Department of Earth & Atmospheric Sciences,
Ithaca, New York
Induced Earthquakes: Experimenting UnintentionallyCurriculum Vitae
Katie Keranen is an associate professor at Cornell University. Keranen wants to understand how the world works, and to that end, studies earthquakes, volcanoes, and plate motion to understand deformation of the earth at slow and rapid rates. Keranen has a BS from Michigan Technological University, a PhD from Stanford University, and completed postdoctoral research with the USGS Geological Survey. Before arriving at Cornell, Keranen was an assistant professor at the University of Oklahoma, and began studying induced seismicity when her house began shaking.
Induced earthquakes are triggered by humans, either by injecting fluid into the ground, extracting it, or impounding it behind dams. Induced earthquakes have occurred for a century, but in the past decade have become more prevalent in locations such as Oklahoma than natural earthquakes along most plate boundaries. These earthquakes create a new hazard and bring public attention, but they also create opportunities to study earthquake processes at atypical rates. Here, I discuss the sudden rise in induced seismicity, the relationship to oil and gas production including wastewater disposal and hydraulic fracturing, mitigation efforts, and new scientific advances made possible by this unintended experiment.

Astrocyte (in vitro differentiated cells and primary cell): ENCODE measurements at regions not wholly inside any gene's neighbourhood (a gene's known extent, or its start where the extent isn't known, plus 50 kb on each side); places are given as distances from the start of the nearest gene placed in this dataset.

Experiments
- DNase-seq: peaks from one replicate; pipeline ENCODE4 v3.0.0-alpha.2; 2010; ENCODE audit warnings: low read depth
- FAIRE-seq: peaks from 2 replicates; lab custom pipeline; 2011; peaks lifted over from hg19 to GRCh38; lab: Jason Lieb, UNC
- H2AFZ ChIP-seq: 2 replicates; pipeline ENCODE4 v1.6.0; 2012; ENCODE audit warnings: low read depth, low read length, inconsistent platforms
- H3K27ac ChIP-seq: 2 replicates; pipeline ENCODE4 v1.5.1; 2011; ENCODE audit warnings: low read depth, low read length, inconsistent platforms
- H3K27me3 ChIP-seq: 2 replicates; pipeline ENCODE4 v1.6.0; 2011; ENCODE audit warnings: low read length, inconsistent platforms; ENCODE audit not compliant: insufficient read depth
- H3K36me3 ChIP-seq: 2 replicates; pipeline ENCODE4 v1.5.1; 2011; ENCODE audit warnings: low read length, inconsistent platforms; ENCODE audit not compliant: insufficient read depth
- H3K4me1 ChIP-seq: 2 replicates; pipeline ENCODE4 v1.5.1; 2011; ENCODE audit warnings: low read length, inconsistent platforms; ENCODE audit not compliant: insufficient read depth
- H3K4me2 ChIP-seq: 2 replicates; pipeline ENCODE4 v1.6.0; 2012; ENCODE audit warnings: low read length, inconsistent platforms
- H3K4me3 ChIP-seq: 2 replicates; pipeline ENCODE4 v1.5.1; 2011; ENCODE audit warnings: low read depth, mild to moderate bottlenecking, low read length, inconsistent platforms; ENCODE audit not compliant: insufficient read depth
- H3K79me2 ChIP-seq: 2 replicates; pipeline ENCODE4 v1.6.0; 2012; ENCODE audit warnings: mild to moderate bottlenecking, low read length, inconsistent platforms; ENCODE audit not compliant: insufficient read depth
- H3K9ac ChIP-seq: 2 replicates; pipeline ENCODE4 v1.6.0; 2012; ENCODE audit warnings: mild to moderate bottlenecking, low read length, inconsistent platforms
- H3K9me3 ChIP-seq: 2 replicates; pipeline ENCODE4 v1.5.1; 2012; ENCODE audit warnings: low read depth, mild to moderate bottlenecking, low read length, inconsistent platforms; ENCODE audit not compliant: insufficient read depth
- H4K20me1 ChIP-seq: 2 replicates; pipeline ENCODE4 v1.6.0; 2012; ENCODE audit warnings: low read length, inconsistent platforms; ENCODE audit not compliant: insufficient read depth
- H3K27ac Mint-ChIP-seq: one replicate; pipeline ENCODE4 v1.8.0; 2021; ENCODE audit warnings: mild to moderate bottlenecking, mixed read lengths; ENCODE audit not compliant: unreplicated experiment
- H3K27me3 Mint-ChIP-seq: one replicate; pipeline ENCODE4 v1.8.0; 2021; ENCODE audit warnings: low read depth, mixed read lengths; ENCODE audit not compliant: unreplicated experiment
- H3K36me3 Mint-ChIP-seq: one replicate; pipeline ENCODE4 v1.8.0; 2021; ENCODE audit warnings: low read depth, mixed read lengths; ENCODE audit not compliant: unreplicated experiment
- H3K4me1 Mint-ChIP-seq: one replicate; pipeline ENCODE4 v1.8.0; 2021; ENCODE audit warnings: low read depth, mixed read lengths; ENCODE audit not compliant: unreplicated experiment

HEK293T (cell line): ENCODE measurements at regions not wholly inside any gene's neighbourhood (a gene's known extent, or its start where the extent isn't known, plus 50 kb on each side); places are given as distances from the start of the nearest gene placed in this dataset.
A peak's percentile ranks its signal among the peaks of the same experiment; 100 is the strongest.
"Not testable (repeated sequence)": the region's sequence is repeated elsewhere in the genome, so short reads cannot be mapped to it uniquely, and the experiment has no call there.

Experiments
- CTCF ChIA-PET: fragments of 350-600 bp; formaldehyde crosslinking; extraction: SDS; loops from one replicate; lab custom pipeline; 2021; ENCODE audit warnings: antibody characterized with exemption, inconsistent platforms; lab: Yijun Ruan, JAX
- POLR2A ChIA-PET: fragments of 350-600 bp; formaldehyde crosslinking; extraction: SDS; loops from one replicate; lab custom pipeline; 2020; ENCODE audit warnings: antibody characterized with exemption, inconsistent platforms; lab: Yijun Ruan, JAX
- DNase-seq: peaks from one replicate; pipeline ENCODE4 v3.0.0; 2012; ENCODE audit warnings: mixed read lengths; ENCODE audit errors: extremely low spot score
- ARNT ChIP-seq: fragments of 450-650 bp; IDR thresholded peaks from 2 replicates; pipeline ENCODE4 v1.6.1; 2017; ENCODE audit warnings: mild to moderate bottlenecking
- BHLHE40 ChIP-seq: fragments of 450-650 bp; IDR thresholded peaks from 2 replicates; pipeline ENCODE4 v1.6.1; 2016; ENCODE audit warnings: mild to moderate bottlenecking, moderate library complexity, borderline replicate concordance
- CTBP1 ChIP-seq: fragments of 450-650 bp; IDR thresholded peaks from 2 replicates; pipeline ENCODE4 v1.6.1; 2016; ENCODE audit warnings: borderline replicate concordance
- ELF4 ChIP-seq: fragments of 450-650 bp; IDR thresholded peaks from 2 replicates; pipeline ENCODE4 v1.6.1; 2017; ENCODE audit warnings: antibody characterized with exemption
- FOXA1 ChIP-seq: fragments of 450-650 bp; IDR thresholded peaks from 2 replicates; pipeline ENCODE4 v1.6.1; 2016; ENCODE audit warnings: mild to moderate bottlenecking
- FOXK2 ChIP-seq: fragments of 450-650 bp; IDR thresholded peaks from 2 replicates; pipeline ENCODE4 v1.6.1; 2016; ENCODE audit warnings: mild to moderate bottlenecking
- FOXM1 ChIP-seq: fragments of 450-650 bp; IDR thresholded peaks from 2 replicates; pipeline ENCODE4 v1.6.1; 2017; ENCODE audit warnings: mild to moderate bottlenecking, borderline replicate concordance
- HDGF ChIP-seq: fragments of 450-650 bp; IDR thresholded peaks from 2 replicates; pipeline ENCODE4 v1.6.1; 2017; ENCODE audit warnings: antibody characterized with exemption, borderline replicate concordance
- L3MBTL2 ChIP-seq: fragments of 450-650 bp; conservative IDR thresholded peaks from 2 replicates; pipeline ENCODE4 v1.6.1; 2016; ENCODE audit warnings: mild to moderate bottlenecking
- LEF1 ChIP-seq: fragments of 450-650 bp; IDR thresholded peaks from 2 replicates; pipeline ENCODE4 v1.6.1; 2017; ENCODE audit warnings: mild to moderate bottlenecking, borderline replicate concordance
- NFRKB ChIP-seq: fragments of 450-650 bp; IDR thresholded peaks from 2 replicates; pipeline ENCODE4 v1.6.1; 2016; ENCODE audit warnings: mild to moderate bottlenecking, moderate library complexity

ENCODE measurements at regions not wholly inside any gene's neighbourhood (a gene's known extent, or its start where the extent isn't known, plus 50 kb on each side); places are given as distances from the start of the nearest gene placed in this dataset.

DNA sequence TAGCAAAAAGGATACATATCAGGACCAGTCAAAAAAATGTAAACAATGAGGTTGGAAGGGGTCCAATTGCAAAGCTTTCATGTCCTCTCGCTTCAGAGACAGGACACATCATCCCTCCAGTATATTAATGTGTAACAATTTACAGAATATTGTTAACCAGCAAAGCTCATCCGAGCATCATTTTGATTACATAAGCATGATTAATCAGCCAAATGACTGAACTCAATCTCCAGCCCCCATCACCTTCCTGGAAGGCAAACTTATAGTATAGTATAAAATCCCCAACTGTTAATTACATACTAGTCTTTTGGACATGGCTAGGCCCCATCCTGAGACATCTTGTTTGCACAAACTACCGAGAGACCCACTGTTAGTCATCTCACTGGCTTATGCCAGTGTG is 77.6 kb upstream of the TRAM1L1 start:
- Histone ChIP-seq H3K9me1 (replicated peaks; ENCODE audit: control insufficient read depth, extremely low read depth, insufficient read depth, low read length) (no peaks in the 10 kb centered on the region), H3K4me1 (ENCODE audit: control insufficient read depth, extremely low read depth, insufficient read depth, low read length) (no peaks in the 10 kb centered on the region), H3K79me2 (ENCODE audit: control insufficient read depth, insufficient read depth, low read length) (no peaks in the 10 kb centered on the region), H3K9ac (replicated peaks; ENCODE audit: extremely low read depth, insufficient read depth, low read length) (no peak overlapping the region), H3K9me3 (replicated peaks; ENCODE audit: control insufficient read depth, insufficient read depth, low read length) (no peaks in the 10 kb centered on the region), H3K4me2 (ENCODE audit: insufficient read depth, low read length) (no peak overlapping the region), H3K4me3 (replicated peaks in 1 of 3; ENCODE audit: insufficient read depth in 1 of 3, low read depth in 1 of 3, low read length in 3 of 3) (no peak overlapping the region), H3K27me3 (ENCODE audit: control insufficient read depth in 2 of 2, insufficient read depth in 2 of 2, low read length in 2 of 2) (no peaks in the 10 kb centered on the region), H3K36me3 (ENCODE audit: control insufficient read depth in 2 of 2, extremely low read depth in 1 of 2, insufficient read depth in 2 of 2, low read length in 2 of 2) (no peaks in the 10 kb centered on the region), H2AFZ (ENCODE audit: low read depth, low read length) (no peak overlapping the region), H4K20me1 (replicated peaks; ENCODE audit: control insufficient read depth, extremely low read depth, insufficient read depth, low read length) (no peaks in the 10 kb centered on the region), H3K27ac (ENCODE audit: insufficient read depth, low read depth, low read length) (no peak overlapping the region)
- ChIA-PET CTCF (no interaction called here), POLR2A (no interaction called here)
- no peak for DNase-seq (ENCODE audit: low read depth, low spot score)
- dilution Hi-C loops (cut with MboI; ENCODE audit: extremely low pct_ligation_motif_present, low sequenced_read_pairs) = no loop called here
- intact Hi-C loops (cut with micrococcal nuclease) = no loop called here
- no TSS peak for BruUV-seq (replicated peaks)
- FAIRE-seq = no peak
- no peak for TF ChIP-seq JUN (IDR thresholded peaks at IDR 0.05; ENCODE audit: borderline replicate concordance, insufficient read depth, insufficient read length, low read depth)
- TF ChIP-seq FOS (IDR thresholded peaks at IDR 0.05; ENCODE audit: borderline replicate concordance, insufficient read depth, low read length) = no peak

|Feb 28 2018, 6:30 PM||Houston Museum of Natural Science, Houston, Texas, United States|
|Oct 04 2018, 7:00 PM||OMSI Science Pub, McMenamins Mission Theater, Portland, Oregon, United States|
|Oct 17 2018, 7:00 PM||Cleveland Museum of Natural History, Cleveland, Ohio, United States|